For centuries, mental illness was regarded as a spiritual affliction rather than a medical one. Thankfully social attitudes have changed, and the concept of an asylum now is outdated.
However, the treatment of people with mental illness can be traced through the institutions that cared for them, some of which provide us with a fascinating insight into medical history.
Many former institutions have been repurposed numerous times since their inception in the early 19th century. Those with special architectural interest, or that made a significant contribution to medical science, are protected by listing.
Warneford Hospital (formerly Oxford Lunatic Asylum), Oxford, Grade II listed
Private asylums built before 1845 are often given careful consideration for listing due to their rarity.
One such example, Warneford Hospital, built around 1821 was intended for ‘non-pauper’ patients who were split into three classes and would pay for treatment according to their financial circumstances.
Early 19th-century asylums were often constructed in a rural setting, as exposure to the outdoors was considered to be of great comfort to patients. The construction of Wareham Hospital is said to have aimed to recreate the atmosphere of a gentleman’s country house.
The site is still used as a hospital, albeit with extensive expansion.
Brislington House, Bristol, Grade II listed
Brislington House (around 1804) was the first private asylum, with deliberately laid out grounds. The list entry for this property states that it was constructed by Dr. EL Fox ‘to pioneer the humane treatment of the insane’.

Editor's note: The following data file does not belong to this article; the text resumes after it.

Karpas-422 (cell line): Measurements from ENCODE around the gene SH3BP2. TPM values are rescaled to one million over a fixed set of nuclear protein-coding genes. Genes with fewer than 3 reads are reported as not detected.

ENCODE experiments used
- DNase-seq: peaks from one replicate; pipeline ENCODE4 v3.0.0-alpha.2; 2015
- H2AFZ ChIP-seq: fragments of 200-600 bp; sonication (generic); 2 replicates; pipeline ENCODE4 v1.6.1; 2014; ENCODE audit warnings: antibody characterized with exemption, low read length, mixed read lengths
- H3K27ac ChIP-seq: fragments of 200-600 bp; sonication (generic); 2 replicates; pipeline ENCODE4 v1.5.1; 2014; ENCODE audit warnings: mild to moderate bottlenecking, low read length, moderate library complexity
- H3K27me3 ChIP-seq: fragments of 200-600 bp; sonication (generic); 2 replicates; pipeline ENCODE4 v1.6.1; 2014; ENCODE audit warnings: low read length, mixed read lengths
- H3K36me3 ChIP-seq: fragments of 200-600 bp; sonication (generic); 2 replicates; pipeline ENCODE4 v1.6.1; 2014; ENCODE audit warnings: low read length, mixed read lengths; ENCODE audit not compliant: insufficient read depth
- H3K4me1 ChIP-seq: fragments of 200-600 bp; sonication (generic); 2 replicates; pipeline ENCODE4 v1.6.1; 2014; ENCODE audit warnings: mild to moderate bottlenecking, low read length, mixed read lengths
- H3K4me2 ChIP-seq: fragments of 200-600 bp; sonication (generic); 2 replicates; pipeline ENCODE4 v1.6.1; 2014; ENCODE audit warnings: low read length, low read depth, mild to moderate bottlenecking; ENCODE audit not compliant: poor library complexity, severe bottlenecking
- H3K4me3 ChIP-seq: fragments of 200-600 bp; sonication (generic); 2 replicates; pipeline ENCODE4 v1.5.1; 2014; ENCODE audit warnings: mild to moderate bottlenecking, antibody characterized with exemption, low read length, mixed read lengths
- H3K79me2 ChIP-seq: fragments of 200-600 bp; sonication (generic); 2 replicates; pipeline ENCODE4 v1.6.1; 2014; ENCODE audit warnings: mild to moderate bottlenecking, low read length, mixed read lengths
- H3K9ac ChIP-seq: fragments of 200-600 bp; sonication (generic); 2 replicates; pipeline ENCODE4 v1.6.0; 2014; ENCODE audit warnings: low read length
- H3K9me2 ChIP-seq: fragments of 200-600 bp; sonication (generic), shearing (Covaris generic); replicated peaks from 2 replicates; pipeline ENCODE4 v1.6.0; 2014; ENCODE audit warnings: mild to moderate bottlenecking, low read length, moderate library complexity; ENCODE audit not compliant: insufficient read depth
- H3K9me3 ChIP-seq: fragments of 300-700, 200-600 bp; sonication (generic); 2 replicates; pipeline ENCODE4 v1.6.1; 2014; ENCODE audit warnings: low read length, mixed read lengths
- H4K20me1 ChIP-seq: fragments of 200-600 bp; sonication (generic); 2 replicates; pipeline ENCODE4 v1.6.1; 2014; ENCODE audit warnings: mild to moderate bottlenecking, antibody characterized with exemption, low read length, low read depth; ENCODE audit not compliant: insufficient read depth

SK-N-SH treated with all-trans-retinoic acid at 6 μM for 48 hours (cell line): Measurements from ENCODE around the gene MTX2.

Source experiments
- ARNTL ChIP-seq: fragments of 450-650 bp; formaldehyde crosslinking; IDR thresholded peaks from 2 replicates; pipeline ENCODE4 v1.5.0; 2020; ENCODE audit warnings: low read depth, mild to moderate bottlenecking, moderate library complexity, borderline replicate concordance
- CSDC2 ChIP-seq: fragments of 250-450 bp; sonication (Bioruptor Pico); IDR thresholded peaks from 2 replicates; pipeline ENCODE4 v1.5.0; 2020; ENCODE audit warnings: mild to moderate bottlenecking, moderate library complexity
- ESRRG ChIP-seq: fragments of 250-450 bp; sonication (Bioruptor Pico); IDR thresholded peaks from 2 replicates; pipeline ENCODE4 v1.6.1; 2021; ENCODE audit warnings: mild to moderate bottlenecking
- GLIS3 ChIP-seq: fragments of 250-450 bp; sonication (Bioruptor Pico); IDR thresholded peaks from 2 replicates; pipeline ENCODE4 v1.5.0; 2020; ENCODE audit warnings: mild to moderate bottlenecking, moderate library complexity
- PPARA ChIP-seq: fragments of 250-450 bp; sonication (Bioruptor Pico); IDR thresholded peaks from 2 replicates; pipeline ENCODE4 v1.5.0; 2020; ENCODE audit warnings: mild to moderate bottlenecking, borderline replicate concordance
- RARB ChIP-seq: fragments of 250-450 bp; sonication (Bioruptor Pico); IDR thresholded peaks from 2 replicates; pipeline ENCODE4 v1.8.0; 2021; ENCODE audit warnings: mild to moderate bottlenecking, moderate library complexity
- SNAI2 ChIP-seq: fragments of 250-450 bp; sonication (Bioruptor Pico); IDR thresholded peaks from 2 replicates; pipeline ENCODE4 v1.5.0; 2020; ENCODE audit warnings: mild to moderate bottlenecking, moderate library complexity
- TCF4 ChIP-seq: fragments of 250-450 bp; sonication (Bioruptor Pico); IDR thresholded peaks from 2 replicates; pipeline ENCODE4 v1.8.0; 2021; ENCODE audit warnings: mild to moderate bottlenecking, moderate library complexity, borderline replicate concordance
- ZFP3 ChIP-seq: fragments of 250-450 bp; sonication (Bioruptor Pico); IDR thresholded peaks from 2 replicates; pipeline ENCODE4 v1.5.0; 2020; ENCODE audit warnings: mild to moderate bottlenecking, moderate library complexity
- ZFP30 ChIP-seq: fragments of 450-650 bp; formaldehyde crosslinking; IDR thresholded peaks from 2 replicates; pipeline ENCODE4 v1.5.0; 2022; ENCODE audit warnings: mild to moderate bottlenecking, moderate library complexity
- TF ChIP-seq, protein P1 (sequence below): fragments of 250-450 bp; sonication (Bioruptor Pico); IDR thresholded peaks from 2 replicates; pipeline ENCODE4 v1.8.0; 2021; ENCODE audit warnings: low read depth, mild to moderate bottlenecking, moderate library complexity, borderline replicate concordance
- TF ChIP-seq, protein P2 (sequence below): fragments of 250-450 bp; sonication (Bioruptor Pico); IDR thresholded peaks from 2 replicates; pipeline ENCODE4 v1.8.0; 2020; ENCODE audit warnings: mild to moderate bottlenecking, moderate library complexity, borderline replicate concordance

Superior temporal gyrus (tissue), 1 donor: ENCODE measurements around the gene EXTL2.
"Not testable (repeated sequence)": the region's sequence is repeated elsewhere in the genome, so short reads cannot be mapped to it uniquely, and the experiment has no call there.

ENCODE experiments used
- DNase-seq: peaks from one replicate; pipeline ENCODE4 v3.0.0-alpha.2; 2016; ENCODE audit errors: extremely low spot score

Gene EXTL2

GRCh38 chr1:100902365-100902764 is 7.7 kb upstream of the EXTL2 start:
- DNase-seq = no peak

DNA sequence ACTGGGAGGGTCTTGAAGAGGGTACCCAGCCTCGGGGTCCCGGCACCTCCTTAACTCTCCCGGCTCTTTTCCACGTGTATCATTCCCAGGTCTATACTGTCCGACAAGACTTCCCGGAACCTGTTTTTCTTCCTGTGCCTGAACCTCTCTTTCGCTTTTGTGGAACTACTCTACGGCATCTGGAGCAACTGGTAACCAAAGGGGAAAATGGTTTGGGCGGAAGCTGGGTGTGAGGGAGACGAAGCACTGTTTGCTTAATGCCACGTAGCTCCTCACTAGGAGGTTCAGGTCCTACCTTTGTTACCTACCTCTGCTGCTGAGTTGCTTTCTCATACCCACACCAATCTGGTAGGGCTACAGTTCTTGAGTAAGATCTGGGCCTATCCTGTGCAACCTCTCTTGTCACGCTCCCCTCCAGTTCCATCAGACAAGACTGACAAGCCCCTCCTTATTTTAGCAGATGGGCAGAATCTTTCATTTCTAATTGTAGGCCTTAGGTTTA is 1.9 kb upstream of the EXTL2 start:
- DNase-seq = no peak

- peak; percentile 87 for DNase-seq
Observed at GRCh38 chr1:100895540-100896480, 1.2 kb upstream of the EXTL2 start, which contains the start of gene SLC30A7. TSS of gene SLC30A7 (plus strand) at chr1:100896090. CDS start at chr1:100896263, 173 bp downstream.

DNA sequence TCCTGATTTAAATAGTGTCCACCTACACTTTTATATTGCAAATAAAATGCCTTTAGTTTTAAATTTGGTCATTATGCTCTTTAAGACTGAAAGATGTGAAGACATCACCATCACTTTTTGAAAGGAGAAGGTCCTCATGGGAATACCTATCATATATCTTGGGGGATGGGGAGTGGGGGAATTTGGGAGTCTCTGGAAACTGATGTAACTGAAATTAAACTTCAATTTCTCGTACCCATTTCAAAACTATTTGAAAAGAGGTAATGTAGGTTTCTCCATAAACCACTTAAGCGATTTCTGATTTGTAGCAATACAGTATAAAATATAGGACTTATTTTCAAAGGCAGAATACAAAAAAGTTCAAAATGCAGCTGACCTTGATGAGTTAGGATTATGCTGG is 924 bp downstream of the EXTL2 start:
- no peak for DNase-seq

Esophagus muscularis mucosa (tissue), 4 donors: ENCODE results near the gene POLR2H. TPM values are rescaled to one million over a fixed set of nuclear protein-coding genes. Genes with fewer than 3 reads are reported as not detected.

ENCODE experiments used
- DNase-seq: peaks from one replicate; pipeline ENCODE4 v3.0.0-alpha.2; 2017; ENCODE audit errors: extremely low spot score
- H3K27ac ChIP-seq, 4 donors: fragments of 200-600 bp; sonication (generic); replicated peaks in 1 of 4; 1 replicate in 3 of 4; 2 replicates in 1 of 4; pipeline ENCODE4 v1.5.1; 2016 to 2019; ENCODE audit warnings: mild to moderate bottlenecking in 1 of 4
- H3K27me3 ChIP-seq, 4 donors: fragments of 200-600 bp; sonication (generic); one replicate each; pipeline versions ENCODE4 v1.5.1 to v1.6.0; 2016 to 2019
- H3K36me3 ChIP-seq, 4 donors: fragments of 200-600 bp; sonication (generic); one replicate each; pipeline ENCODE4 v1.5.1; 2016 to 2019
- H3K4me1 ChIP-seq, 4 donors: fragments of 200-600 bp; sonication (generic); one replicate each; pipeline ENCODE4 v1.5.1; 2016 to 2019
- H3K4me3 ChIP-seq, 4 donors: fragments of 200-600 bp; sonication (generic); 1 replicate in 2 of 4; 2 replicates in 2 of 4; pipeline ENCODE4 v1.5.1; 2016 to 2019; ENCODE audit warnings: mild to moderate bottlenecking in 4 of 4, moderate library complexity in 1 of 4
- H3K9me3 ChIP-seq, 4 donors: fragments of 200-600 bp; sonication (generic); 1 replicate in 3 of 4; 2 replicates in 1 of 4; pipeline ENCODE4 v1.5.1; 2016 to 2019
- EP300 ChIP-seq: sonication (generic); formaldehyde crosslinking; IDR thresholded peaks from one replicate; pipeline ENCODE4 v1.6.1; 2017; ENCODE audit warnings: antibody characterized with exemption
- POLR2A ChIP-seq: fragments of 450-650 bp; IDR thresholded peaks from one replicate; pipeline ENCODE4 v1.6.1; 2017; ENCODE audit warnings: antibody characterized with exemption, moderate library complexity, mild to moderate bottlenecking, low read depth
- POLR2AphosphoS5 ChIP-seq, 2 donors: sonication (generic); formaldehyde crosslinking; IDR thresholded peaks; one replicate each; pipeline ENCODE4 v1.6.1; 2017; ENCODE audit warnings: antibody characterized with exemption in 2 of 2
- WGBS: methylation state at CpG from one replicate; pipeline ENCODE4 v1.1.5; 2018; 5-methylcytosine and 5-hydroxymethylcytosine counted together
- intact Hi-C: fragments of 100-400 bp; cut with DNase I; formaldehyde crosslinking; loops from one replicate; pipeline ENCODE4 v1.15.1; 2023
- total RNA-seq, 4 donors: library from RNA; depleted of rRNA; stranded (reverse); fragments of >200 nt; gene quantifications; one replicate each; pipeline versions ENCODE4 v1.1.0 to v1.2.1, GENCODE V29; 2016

The therapeutic regimes, including the use of plunge baths, informed developing practices in other institutions. The hospital was not absorbed into the National Health Service formation of 1948, instead serving as a nurse’s home and then a care home until it was converted into luxury flats.
Royal Earlswood Hospital (formerly Royal Earlswood Asylum), Redhill, Grade II listed
Prior to the construction of the Royal Earlswood Hospital, people with learning disabilities were housed in asylums for the mentally ill.
Rev Dr Andrew Reed proposed that patients could be trained to lead relatively normal lives in the outside world, and thus the hospital was constructed as the first in the British Isles to cater specifically for these patients. Patients were taught manual trades such as carpentry and painting, as well as how to care for themselves.
The hospital closed in 1997 following the Government reform to place people with learning disabilities into the care of the community and was converted into apartments.
Knowle Hospital (Formerly Hampshire County Lunatic Asylum), Hampshire, Grade II listed
In the mid-19th century, the County Asylums Act and Lunacy Act (1845) required that every United Kingdom County should build an asylum.
Due to the increase in number of these structures (by 1888, 85 had been built), protection by listing is dependent largely on architectural interest. The Hampshire provision, Knowle Hospital, featured unique architecture including a large chapel constructed out of the local (Fareham red) bricks.
The hospital closed in 1996 and since 2000 has been redeveloped as apartments, an expansion of the village of Knowle.
Add your pieces to the big picture
Every snapshot and story you can add to the National Heritage List for England is an important piece of the picture. The more pieces we have, the better we can work together to protect what makes these places special. Make a contribution to the Missing Pieces Project.